Statins may lower renal cancer risk

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Score another plus for statins. New research now shows that they may protect against kidney cancer.

Investigators retrospectively examined data from 483,733 veterans (mean age 61 years), of whom 1,446 (0.3%) had a primary diagnosis of renal cell carcinoma. Prior to the diagnosis, 164,441 (34%) of the veterans were taking statins.

After adjusting for age, gender, obesity, and smoking, statin use was associated with a 48% lower risk of the malignancy, the researchers reported (Urology. 2008;71:118-122). The investigators, chaired by Murali Ankem, MD, of the Overton Brooks Veterans Affairs Medical Center in Shreveport, La., observed the protective effect across different age groups and in men and women, independent of the presence of obesity and smoking.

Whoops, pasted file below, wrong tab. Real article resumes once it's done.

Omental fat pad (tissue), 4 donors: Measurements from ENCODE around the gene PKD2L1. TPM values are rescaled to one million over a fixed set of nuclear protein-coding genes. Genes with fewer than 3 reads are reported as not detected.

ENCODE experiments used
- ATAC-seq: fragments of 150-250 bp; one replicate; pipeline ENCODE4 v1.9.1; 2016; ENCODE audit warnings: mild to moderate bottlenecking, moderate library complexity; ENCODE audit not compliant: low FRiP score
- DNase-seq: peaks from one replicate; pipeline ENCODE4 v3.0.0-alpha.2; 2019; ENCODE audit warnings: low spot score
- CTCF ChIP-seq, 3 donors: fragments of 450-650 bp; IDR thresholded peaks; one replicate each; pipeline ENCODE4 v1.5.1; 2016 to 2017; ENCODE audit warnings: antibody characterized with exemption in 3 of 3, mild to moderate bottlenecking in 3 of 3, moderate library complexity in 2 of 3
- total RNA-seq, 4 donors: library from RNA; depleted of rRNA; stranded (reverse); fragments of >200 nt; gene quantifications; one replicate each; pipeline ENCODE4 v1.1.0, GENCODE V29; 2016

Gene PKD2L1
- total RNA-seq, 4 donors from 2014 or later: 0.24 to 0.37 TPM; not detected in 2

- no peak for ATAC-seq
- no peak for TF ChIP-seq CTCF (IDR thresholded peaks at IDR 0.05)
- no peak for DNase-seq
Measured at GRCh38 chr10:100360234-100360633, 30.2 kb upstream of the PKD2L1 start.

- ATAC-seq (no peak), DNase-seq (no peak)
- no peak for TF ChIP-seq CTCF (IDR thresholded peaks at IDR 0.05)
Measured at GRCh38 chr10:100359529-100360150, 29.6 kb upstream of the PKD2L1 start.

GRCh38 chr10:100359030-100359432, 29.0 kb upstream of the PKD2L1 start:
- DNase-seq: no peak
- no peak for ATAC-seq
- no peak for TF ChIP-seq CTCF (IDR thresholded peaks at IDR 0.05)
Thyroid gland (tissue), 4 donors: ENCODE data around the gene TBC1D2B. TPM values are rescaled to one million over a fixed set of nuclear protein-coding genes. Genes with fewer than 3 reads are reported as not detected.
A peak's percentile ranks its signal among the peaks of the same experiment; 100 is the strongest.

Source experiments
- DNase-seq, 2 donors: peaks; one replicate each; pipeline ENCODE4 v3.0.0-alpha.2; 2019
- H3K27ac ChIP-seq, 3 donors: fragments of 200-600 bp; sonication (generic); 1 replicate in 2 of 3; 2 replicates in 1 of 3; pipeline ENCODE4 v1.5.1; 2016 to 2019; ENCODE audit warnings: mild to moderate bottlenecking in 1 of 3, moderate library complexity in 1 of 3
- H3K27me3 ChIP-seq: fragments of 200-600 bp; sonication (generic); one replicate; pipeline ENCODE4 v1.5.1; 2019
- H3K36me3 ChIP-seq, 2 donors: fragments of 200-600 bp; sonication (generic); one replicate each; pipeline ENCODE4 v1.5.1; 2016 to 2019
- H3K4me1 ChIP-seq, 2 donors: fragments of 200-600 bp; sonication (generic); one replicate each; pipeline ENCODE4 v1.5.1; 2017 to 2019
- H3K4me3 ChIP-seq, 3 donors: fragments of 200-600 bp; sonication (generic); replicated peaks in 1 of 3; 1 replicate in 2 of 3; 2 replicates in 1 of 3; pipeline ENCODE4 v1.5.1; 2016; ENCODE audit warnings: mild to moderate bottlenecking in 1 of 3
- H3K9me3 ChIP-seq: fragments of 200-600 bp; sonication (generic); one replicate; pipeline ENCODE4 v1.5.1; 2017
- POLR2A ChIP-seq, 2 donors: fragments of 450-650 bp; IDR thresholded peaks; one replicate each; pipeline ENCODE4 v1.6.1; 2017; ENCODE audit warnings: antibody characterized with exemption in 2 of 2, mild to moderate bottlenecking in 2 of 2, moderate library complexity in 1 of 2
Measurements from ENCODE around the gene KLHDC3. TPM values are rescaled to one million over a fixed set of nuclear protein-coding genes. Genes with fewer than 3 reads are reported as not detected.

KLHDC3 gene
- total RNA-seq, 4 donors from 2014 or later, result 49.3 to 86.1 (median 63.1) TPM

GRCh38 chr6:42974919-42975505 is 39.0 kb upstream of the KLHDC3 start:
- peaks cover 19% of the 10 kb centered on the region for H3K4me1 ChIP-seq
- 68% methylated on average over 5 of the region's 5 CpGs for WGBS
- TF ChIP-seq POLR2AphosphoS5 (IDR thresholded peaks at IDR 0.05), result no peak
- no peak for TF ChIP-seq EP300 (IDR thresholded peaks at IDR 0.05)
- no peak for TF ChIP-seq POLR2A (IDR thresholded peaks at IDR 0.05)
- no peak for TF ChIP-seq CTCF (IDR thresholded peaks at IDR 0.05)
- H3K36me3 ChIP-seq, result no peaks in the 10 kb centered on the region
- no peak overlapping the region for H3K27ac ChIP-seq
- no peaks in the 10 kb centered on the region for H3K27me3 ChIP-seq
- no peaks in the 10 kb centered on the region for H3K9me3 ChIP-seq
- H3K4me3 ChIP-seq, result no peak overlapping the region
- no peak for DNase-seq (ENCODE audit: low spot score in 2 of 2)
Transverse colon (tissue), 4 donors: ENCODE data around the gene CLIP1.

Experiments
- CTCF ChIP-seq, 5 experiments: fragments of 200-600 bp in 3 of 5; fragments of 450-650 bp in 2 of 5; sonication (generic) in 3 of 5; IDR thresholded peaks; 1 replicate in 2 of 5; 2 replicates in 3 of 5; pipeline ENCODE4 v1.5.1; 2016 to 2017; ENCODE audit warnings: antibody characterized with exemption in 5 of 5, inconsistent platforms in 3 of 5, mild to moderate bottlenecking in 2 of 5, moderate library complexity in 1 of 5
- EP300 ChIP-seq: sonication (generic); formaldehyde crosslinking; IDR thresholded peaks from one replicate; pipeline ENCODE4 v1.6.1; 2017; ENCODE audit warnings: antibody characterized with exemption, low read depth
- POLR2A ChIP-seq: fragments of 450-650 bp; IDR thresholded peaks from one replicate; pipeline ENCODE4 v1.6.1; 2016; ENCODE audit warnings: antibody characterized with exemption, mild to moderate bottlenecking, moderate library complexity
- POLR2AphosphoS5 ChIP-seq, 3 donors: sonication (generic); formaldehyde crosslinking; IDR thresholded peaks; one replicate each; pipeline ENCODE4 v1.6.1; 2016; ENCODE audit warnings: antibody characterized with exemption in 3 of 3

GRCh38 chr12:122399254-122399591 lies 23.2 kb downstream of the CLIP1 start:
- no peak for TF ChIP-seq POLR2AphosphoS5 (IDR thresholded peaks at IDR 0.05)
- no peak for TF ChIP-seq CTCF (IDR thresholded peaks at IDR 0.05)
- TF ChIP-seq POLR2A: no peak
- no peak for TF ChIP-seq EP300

Previous studies have suggested that statins have anticancer activity in pancreatic, breast, bladder, and prostate cancer. And one study (Clin Cancer Res. 2004;10:8648-8655) demonstrated that statins suppress cell growth and inhibit renal cancer metastasis in mice.

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